By Rich Tandler
Over the next few days here on Real Redskins we will be looking at the 2011 Washington Redskins position by position and player by player. Earlier, we looked at the running backs and tight ends. Here, the wide receivers will be under the microscope.
Some analysts out there say that Moss is due for a down year as there is a perception that he follows up good seasons like he had in 2010 with stinkers. Well, in 2009 he still had over 900 yards receiving playing in an awful offense. If the rest of the receiving corps can step it up, the Redskins will be happy with such a “down” year.
The Redskins traded defensive end Jeremy Jarmon, who was not a fit in their 3-4 defense, for Gaffney. At age 30, he is coming off of career bests of both receptions (65) and yards (875). While he is not the kind of receiver who keeps defensive coordinators up late at night, Gaffney is a solid pro who will be a reliable option for Rex Grossman or John Beck. Jarmon, by the way, was released by the Broncos.
Someone asked me recently if Armstrong (pictured) is going to break out this year. My response—with 44 receptions for 871 yards, an impressive average of 19.8 yards a catch in his rookie year, he broke out last year. He is the most underrated third wide receiver in the division and one of the best-kept secrets in all of football.
When the Redskins drafted three wide receivers last April, Austin’s stock seemed to be very low. That would have been a good time to buy since when they actually started playing football, Austin showed that he was paying attention last year as he saw limited action as a rookie seventh-round draft pick. Not only did he earn some snaps as a receiver, he proved that he could fill in as a returner should Brandon Banks’ knee cause any problems.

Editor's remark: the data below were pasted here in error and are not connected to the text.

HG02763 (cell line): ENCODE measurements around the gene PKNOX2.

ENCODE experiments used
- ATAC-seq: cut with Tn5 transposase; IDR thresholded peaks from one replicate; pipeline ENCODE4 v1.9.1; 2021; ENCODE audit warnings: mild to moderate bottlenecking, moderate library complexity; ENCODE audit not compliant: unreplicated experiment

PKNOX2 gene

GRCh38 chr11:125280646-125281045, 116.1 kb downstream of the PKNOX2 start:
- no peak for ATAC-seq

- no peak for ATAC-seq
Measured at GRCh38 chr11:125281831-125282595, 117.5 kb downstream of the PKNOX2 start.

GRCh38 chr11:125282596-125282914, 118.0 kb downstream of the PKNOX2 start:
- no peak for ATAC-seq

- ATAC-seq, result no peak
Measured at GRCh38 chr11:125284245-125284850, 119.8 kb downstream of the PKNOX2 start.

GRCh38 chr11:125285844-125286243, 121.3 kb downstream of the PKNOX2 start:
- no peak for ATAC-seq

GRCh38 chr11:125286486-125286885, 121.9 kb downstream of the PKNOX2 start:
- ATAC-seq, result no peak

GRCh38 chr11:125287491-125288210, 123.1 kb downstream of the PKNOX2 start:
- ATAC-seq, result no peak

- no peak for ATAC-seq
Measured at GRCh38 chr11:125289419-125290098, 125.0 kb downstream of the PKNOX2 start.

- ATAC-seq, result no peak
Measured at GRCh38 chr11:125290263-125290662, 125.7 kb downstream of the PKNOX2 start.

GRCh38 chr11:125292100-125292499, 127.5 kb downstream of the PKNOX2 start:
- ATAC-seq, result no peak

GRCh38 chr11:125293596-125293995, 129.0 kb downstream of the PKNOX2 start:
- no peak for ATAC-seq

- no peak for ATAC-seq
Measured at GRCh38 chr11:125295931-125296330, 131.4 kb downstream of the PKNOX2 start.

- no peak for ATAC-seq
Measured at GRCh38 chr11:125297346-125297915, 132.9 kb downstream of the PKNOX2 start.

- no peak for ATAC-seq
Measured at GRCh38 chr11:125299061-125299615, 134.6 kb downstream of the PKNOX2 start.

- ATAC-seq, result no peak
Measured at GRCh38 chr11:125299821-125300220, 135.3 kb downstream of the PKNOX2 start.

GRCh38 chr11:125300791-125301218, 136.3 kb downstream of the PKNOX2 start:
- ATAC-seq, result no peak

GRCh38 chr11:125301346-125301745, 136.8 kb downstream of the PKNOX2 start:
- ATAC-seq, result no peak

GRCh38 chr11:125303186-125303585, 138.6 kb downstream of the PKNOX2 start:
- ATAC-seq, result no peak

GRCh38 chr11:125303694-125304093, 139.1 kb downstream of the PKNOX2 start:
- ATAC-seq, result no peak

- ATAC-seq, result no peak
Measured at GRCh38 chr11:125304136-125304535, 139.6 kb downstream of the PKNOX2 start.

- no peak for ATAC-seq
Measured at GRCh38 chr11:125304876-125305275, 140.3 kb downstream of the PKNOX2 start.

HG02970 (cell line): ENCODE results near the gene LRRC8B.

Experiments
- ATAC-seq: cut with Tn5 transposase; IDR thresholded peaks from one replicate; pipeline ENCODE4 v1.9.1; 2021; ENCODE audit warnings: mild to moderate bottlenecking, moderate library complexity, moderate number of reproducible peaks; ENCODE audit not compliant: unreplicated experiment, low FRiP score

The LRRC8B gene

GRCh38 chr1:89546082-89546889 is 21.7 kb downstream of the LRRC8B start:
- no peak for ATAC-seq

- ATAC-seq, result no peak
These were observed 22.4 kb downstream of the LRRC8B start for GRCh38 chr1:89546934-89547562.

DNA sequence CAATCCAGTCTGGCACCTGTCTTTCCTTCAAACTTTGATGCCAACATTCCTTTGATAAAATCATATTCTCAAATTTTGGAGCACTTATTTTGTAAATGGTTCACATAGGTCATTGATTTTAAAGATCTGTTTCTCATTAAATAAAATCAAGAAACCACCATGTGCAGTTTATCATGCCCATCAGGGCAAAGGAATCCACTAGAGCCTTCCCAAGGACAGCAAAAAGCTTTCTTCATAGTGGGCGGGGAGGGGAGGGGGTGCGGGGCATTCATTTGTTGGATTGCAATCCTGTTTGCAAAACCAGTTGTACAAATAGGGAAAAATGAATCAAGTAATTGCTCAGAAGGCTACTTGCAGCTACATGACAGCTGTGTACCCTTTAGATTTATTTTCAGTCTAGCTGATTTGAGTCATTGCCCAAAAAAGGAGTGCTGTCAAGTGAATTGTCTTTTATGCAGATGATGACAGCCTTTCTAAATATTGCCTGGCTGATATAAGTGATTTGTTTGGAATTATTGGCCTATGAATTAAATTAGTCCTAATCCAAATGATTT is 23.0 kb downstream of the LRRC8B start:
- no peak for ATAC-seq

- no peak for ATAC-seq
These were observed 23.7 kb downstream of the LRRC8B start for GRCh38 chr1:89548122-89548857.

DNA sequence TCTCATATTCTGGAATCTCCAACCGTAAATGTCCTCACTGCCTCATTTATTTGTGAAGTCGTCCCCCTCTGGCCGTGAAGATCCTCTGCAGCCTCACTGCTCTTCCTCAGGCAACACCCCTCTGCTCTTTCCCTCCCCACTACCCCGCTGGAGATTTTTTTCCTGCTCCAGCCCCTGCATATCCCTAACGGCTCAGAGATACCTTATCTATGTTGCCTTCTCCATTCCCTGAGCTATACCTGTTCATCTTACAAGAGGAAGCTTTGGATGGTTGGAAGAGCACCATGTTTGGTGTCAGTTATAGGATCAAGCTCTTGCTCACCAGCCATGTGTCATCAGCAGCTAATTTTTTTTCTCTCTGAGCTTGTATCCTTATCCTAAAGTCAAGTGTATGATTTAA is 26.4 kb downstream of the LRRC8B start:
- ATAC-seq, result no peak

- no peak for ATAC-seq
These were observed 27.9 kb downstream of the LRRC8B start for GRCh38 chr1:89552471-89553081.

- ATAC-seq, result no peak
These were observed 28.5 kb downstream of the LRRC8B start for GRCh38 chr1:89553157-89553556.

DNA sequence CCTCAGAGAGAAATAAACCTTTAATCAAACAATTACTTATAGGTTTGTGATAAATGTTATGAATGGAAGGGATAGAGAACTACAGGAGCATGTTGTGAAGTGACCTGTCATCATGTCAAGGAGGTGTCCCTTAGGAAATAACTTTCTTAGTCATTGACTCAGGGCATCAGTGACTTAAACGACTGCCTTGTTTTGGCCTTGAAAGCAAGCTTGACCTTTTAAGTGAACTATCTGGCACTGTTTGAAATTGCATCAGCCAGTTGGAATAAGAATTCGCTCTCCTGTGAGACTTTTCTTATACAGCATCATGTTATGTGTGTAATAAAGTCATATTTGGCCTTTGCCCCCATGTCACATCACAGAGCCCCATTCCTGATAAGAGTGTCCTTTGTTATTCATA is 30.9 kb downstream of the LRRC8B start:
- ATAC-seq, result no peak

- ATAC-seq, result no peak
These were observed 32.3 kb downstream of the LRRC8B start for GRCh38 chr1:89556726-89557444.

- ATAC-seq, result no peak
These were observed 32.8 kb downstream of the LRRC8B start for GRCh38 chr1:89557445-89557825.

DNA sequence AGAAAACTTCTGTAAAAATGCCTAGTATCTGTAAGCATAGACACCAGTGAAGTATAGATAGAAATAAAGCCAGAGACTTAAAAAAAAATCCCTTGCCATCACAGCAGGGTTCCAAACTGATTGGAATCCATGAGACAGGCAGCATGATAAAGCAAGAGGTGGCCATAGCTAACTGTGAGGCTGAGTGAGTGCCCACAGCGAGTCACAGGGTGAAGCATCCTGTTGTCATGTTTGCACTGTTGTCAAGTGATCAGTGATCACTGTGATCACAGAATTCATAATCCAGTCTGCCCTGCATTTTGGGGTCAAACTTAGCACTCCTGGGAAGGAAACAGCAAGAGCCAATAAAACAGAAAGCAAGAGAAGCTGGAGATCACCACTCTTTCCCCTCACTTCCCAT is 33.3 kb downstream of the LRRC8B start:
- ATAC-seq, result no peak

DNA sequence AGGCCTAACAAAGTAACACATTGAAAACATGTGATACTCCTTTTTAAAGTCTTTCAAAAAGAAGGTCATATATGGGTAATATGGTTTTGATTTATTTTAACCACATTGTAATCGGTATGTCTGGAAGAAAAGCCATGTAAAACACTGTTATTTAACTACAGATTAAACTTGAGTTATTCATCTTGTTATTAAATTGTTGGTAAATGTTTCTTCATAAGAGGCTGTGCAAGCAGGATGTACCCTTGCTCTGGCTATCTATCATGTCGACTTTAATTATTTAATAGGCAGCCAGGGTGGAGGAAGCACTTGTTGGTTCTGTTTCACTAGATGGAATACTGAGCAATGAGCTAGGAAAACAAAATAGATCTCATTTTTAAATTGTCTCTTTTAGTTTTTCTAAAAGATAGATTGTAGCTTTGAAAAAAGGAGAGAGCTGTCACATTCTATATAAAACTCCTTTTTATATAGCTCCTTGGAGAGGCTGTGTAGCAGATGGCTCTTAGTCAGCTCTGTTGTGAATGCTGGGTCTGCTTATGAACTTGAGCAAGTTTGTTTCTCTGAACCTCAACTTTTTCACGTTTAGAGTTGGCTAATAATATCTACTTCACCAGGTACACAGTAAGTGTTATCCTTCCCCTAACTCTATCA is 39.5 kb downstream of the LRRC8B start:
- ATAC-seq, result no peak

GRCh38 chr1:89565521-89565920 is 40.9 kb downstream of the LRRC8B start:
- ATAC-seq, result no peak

Thirty-year-old receivers usually don’t play on special teams, but Stallworth knew he had to do something unusual to make the team and to get on the field. So, this week he had to cut short an interview session with reporters because he had to get to a special teams meeting. Stallworth is unlikely to pile up impressive receiving statistics this year but he just may make some plays as a receiver or in the kicking game that help the Redskins win a game or two.
He has everything you could want in a receiver—good size, good speed, good hands. Given a year or two to develop, Paul could become a pretty good player. For the time being, he will have to learn while mostly playing special teams and waiting for his chance.
In time, Hankerson could be the best receiver in this group. However, he is very raw and his opportunities will be very limited in the short term. He seems to be a good candidate to be on the inactive list for at least the first part of the season. Hankerson’s chances of getting on the field this year will depend on how well he polishes his route running and overcomes his tendency to turn some easy catches into drops.